A connection to the American hostages who were held prisoner for 444 days at the United States Embassy in Tehran may also be inferred from the phrase.

box 4, poster number 171 from the Middle Eastern Posters Collection from 1980 An image of protestors from the 1979 revolutionary rallies appears on this billboard honoring the one-year anniversary of the Iranian Revolution.

The Qur’anic passage at the top of the page, which refers to Khomeini’s triumphant return to Iran and the toppling and exile of the Shah, figuratively characterizes the revolution as a spiritually sanctioned struggle between good (or “Truth”) and evil (or “Falsehood”) This poster was created for Iranian embassies and consulates in the United States prior to their closure as a result of the Iranian takeover of the United States Embassy in Tehran and the ensuing hostage situation in the United States.

Crowds chant ‘Death to America, death to Israel’

It is sometimes said that the Iranian Revolution of 1979 was a culmination of successive attempts to establish a democratic government in Iran during the twentieth century. However, the actual collapse of the monarchy began in earnest in October 1977 with the murder of Ayatollah Khomeini’s son, Mostafa, who was alleged to have been assassinated by security forces. Starting in the sacred city of Qom, the first wave of anti-government demonstrations steadily made their way across the country. The Pahlavi ruler, Mohammad Reza Shah, sought to quell popular opposition from the very beginning of the rebellion, which resulted in the deaths of numerous civilians.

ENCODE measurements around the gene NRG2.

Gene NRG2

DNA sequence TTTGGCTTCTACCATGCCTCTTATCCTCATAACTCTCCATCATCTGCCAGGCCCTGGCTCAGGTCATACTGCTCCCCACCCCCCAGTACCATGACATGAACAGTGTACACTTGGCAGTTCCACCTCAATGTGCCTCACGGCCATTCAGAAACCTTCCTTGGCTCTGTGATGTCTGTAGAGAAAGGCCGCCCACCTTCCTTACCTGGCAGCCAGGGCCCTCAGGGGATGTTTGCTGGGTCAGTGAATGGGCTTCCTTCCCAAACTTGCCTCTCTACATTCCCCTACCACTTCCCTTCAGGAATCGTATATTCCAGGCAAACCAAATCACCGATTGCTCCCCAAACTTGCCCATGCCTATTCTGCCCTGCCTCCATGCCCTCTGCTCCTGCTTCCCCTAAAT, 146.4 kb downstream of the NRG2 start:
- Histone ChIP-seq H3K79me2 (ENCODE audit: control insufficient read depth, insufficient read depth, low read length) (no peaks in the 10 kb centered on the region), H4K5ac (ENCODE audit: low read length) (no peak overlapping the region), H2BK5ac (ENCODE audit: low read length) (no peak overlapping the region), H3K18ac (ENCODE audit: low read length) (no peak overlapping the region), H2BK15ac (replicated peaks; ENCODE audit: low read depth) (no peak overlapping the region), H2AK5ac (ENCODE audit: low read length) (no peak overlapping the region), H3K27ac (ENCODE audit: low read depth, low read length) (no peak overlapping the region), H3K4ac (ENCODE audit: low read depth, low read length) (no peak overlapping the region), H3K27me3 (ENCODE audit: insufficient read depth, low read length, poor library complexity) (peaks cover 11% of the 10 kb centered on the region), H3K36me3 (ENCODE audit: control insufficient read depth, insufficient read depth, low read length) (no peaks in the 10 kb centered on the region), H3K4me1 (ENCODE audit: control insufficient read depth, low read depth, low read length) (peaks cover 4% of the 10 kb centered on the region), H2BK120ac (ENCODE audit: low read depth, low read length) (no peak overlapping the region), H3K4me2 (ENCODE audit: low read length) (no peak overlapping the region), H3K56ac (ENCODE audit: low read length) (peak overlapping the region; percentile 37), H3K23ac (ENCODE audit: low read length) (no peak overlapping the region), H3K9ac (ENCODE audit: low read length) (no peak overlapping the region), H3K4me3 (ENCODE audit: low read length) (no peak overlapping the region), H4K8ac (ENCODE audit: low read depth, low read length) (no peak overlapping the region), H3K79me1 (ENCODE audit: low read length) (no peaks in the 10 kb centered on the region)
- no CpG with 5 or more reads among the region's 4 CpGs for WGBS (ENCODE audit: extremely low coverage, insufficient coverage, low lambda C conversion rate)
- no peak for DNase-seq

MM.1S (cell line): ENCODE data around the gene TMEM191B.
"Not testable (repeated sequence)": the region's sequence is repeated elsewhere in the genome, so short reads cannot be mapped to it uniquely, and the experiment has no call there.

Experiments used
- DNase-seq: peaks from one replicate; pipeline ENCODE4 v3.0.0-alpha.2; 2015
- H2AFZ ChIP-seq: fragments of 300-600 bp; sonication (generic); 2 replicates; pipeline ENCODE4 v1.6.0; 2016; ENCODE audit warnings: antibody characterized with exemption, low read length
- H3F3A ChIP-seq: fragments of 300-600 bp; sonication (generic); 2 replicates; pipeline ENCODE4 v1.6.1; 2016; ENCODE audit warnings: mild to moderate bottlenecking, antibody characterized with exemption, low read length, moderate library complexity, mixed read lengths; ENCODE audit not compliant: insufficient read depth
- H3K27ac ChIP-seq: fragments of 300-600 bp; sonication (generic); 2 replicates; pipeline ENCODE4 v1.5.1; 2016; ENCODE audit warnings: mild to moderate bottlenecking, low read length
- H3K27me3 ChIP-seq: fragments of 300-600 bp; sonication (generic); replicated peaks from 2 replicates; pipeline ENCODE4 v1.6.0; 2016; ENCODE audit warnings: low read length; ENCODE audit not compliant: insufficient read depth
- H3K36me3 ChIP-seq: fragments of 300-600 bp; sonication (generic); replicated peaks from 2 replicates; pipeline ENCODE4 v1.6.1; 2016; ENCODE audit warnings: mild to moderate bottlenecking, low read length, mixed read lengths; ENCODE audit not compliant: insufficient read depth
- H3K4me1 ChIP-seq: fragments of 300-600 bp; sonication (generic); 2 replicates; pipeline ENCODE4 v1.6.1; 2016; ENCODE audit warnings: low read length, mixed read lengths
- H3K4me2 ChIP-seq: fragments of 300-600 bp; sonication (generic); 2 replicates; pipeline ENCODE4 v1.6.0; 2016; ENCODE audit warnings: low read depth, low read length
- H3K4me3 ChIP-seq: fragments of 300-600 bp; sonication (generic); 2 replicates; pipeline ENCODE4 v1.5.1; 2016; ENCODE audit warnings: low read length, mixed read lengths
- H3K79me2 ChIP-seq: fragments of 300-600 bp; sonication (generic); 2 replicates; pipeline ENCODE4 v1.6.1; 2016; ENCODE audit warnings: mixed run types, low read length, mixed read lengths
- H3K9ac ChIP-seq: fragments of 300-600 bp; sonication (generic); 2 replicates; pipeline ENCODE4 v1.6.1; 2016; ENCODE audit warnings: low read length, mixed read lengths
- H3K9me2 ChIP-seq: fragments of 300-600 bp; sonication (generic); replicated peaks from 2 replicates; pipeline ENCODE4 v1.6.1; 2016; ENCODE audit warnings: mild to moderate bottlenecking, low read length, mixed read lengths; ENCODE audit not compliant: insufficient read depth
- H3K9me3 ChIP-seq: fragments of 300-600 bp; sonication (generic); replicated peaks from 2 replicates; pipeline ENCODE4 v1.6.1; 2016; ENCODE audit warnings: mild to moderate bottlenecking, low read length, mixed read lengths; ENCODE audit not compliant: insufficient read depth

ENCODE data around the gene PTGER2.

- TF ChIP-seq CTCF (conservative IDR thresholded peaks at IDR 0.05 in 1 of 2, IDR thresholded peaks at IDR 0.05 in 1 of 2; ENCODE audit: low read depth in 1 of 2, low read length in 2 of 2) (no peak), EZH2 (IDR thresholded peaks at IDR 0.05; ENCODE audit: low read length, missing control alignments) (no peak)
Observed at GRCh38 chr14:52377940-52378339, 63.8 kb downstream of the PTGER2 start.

1. These public demonstrations served as the springboard for additional demonstrations.
  2. In August 1978, a fire was started in Tehran’s Cinema Rex, which resulted in the deaths of more than 400 people who were trapped inside.
  3. Only a few weeks after this calamitous occurrence, the tide of public opinion swung decisively against the government when, on September 8, 1978, government tanks and helicopters opened fire on thousands of protestors in Tehran, killing scores of people.
  4. Iranian President Mohammad Reza Shah departed the country on January 16, 1979, and on February 1, 1979, Khomeini returned from exile in Iraq and Paris, where he was hailed by millions of jubilant citizens of Iran.
  5. After a referendum the following month, the monarchy was formally abolished and the Islamic Republic of Iran was established, as a result of the results.
  6. Demonstrators created posters and put them on graffiti-scribbled walls during the climax period of civil upheaval that lasted from October 1977 to January 1979.